- milestone /MAHYL-stohn/
- associate /uh-SOH-shee-it/
- focus /FOH-kuhs/
- pediatric /pee-dee-A-trik/
- literal /LIT-er-uhl/
[noun] – an important event in the development or history of something or in someone’s life
Reaching milestones in your career can be a source of great pride and satisfaction.
[adjective] – used in the title of a person whose rank is slightly lower or less complete than the full official position described
She is an associate professor at the university.
[verb] – to give your full attention to what you are doing or to what is happening
She focused all her energy on completing the project on time.
[adjective] – relating to the medical care of children
The pediatric ward in the hospital is designed specifically for children’s needs.
[adjective] – the literal meaning of a word is its original, basic meaning
The interpretation of the poem was too literal, missing the figurative meaning.
One recent poll, for example, found that around six in 10 US parents worry about their babies meeting their developmental milestones. But few knew what should happen and when. “On a very concrete level, a milestone is a description of a behavior of a child that parents either say their child can do or cannot do,” says Chris Sheldrick, a research associate professor at Boston University who focuses on pediatric screening protocols. He points to the literal meaning of the word itself. In a 10K race, there may be a marker, or “milestone,” at the 5K mark. By definition, no one has passed at the start of the race. By the end of the race, everyone has.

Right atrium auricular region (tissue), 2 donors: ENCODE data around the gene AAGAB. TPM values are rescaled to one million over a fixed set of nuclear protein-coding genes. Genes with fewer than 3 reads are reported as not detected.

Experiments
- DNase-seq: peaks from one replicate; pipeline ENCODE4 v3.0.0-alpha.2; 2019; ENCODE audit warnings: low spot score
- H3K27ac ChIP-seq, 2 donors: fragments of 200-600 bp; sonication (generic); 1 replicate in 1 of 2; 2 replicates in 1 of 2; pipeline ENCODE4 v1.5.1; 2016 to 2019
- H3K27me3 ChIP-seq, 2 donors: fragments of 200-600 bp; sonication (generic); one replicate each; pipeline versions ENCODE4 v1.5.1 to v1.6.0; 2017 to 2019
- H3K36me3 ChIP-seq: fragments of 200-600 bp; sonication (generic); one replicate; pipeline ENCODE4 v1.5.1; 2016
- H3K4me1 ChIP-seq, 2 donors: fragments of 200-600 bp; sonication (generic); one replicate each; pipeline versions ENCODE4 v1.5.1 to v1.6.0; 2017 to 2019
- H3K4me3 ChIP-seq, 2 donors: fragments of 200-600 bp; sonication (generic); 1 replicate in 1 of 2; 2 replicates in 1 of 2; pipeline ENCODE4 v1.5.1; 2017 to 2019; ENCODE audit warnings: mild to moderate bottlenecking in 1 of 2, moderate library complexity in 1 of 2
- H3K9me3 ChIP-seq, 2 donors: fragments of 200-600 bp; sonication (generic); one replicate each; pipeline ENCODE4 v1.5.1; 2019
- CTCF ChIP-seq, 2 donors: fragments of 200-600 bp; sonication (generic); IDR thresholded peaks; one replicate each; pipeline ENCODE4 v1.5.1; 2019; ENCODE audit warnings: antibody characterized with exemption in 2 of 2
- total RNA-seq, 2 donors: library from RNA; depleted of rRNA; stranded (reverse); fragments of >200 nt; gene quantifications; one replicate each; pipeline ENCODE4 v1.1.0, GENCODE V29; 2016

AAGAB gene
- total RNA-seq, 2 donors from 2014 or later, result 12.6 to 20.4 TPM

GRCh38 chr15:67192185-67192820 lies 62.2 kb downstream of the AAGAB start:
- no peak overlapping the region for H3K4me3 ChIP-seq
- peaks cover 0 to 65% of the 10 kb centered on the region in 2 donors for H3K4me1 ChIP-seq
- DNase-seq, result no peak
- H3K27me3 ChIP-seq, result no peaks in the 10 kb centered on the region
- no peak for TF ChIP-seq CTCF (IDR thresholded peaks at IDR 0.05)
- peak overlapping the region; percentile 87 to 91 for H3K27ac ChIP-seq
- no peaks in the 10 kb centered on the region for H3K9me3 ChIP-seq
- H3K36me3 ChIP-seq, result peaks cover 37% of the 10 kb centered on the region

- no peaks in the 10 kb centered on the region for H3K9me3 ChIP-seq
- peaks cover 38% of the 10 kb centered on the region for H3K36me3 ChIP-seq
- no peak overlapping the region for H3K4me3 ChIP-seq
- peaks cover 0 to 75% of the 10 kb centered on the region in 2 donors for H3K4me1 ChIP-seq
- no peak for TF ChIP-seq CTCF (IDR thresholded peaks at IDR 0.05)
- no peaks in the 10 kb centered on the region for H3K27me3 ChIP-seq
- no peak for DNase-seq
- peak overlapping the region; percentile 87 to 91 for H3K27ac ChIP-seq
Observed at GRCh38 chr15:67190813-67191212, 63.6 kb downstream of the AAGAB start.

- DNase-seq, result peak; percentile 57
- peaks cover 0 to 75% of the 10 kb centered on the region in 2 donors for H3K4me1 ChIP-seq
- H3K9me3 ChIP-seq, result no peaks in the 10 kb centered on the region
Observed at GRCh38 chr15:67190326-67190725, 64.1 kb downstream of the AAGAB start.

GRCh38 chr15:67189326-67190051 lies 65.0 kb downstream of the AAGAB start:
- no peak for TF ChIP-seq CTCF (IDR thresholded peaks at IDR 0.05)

It is essential for parents to understand that developmental milestones are not a competition. They are a guide for healthcare professionals to monitor a child’s progress and ensure that they are developing at a typical pace. In order to use them effectively, parents must be informed and aware of what milestones are expected to be achieved and at what age, but they must also be flexible and not stress over them. Parents should trust that their children will develop at their own pace and not compare their children to others.
- Do you worry about milestones? Why or why not?
- What things do you consider milestones in your life?
- If parents understood what developmental milestones were expected and at what age, how would it change their perception of their child’s development?
- Do you agree that parents should trust their child’s individual development pace rather than compare it to others?
- What is the impact of social media on parents’ perception and understanding of developmental milestones? Please elaborate on your answers.